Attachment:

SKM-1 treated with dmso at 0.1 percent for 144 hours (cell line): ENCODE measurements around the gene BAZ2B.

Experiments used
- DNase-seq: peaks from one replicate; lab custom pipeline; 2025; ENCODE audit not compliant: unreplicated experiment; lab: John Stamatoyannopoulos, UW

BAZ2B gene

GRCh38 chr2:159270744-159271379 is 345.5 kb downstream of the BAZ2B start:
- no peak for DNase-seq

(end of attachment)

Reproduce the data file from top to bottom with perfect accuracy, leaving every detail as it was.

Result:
SKM-1 treated with dmso at 0.1 percent for 144 hours (cell line): ENCODE measurements around the gene BAZ2B.

Experiments used
- DNase-seq: peaks from one replicate; lab custom pipeline; 2025; ENCODE audit not compliant: unreplicated experiment; lab: John Stamatoyannopoulos, UW

BAZ2B gene

GRCh38 chr2:159270744-159271379 is 345.5 kb downstream of the BAZ2B start:
- no peak for DNase-seq